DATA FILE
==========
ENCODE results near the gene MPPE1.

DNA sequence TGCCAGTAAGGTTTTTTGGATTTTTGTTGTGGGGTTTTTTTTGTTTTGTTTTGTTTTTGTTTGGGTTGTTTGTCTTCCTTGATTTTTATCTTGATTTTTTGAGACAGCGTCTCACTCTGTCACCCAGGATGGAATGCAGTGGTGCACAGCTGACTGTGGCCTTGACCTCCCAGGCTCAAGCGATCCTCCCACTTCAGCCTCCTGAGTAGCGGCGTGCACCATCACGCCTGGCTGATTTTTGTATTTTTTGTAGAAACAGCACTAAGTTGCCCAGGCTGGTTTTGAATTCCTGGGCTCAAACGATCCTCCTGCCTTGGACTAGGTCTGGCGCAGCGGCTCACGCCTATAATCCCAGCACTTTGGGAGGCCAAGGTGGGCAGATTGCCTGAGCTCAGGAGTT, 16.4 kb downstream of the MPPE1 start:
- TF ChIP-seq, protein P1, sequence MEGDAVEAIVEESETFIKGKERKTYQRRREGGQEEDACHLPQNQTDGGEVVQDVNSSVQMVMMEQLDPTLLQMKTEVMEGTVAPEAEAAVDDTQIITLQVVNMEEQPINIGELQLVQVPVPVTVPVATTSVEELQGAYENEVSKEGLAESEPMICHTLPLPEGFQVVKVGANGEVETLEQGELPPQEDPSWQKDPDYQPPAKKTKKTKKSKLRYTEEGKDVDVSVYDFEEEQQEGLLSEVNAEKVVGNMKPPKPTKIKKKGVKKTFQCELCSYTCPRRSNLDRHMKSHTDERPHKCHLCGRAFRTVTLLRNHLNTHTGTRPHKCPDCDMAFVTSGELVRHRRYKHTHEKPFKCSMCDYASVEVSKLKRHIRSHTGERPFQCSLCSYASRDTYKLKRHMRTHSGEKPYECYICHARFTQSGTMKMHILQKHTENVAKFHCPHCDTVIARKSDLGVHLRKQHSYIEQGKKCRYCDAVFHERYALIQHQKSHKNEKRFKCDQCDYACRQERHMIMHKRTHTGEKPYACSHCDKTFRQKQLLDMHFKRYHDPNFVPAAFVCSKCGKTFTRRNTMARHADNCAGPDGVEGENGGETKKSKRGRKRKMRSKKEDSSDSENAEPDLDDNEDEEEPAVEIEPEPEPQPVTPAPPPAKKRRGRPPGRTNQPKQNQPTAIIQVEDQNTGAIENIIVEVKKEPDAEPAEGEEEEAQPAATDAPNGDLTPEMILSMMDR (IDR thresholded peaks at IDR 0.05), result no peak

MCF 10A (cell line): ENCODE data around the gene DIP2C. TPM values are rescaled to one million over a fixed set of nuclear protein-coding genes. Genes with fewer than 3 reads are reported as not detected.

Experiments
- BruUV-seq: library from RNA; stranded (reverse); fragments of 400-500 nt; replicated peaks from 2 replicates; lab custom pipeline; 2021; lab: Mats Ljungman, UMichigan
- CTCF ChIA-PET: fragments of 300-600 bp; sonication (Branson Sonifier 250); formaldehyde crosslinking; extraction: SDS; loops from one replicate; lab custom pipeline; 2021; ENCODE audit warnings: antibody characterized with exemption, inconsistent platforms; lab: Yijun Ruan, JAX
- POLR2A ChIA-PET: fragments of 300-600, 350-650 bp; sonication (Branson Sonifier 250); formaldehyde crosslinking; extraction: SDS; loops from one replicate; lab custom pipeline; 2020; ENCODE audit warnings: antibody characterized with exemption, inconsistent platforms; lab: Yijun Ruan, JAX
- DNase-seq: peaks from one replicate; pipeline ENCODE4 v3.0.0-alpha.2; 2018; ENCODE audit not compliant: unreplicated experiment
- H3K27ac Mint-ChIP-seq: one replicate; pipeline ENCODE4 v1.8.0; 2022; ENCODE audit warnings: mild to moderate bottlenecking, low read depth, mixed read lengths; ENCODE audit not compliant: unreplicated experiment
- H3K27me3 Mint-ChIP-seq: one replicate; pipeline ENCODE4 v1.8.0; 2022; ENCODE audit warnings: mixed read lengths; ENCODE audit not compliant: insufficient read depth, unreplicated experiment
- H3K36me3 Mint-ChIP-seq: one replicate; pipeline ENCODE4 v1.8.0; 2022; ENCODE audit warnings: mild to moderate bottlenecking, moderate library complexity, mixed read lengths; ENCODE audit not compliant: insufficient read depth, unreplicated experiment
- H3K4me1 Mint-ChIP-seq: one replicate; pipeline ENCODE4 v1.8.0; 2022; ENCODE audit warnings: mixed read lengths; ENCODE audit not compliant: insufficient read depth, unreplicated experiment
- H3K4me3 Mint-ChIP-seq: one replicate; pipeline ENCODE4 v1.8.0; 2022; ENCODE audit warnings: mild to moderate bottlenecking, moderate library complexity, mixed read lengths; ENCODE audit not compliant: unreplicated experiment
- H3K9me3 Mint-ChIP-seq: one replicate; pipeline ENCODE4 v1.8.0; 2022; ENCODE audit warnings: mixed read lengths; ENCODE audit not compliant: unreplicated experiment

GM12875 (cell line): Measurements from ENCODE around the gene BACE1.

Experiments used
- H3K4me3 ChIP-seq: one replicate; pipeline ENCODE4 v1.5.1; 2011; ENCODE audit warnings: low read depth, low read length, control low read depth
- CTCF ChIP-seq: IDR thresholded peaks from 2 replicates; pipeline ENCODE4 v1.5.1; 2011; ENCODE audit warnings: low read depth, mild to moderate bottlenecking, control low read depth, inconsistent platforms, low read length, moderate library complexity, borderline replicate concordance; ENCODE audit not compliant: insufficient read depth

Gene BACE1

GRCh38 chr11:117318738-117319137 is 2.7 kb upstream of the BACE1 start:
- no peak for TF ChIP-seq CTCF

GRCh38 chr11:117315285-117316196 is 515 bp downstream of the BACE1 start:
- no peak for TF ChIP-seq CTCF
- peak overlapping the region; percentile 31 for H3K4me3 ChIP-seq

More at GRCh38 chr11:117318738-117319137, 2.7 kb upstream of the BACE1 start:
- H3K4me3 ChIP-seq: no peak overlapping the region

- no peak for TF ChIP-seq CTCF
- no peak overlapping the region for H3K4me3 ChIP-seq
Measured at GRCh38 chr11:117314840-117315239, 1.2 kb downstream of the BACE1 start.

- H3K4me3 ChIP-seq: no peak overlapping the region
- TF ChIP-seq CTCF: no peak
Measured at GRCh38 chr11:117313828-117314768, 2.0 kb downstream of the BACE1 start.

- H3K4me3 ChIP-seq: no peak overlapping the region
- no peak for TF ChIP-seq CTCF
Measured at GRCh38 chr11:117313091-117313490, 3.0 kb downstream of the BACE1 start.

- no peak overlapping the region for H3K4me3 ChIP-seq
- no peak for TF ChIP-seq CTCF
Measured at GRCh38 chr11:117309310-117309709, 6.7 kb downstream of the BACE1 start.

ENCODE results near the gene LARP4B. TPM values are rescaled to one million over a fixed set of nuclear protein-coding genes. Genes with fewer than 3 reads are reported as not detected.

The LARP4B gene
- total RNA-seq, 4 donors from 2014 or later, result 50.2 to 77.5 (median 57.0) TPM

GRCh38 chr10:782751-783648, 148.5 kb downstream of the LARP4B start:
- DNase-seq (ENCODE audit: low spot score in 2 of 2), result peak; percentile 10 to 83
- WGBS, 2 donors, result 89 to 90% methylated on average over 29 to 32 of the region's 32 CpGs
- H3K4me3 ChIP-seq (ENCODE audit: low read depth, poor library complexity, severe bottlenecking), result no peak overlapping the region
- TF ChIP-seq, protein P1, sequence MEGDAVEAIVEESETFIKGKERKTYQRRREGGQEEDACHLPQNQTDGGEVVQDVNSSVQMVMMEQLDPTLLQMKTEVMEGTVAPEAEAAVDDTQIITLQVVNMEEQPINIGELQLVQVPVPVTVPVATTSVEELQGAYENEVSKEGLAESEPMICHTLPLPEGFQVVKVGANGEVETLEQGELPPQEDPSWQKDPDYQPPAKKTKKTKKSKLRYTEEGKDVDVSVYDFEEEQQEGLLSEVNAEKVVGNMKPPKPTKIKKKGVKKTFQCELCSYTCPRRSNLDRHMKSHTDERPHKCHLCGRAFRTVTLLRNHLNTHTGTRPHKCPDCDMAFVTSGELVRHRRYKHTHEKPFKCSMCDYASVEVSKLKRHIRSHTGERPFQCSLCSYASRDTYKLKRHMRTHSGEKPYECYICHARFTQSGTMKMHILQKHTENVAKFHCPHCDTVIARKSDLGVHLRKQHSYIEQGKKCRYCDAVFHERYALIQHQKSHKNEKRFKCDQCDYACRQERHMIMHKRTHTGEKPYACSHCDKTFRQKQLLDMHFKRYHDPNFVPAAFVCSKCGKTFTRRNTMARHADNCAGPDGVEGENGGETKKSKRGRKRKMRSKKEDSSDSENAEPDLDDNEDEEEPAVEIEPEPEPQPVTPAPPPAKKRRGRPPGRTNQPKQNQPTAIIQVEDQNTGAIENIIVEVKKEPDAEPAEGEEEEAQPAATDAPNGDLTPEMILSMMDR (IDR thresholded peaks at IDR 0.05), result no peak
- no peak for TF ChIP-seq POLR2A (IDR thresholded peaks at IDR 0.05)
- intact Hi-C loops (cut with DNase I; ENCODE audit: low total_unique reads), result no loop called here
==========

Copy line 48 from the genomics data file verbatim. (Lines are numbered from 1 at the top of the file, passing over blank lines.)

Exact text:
- no peak for TF ChIP-seq POLR2A (IDR thresholded peaks at IDR 0.05)